A military reserve may be the perfect place for sparrow habitat in North Carolina, according to research presented at The Wildlife Society’s 2015 Annual Conference in Winnipeg.
“[The military] has done a good job of helping to keep a bunch of rare species there,” said Alexander Fish of Fort Bragg, N.C. Fish won second place in the Master’s student poster competition at the conference. “It doesn’t look like military training seems to be causing many negative effects in birds.”
Fish’s ongoing project is tracking how Bachman’s sparrows (Peucaea aestivalis) respond to military training and activity on the 156-square mile military complex at Fort Bragg. The area represents a portion of longleaf pine (Pinus palustris) habitat that has shrunk considerably across the United States due to development and land-use changes. The sparrows thrive in the fire regime cycle of these forests — a pattern that has been disturbed as longleaf pine forests have declined.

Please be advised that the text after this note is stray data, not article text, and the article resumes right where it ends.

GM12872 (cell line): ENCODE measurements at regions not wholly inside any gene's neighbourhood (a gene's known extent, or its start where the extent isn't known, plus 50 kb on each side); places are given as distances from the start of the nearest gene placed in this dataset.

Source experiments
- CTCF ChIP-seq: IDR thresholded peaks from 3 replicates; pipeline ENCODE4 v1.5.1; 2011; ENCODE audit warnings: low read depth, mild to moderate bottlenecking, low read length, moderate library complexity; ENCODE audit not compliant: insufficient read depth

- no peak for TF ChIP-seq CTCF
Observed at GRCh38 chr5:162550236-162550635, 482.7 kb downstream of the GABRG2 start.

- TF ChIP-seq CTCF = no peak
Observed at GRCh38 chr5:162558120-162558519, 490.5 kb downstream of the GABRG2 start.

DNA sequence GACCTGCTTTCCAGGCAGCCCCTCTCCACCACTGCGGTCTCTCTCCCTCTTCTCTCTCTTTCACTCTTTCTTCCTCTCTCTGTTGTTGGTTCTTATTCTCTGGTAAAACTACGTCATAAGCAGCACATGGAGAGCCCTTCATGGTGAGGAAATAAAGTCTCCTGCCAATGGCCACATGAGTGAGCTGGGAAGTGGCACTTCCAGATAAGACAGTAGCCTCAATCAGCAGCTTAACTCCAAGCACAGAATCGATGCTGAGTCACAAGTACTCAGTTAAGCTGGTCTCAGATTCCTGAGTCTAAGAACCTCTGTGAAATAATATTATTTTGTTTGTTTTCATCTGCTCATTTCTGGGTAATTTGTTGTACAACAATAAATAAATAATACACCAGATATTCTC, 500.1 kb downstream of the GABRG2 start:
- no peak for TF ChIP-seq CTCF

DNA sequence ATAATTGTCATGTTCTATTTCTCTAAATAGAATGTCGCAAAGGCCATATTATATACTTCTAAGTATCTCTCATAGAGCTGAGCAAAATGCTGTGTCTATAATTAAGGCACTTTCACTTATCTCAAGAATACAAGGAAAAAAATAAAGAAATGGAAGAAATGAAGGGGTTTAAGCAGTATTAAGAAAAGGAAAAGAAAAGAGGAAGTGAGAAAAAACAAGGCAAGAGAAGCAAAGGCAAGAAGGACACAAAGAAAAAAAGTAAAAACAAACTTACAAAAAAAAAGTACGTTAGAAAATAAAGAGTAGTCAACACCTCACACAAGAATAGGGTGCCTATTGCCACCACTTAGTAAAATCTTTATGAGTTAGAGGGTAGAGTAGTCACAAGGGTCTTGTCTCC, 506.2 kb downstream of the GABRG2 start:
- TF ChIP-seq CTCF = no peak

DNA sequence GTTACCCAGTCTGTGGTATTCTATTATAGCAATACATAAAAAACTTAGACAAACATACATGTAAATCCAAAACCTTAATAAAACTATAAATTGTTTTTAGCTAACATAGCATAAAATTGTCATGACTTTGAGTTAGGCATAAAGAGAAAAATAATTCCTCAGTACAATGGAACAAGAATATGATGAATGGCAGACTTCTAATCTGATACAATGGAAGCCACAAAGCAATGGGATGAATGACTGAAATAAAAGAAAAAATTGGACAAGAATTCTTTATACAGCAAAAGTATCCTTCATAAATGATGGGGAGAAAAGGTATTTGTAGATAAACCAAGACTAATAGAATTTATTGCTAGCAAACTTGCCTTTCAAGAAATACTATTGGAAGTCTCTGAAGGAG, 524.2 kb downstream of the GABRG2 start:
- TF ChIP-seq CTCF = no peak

“They’re really dependent on fire,” Fish said of Bachman’s sparrows. “Further north [of the Fort Bragg area] most of them have kind of blinked out of existence.”
But the military has worked to reestablish this burn regime in the area, and it seems to be helping the sparrows and other species like the federally endangered red-cockaded woodpecker (Leuconotopicus borealis) and Saint Francis‘ satyr butterfly (Neonympha mitchellii francisci). “The birds are responding to it. They’re doing really well,” Fish said.
Fish and his coauthor are looking at how the distribution of the ground nesting sparrows is effected in areas used for military training, and initial results show that there hasn’t been many problems.
“It’s a good success story so far,” he said.
|Joshua Rapp Learn is a science writer at The Wildlife Society.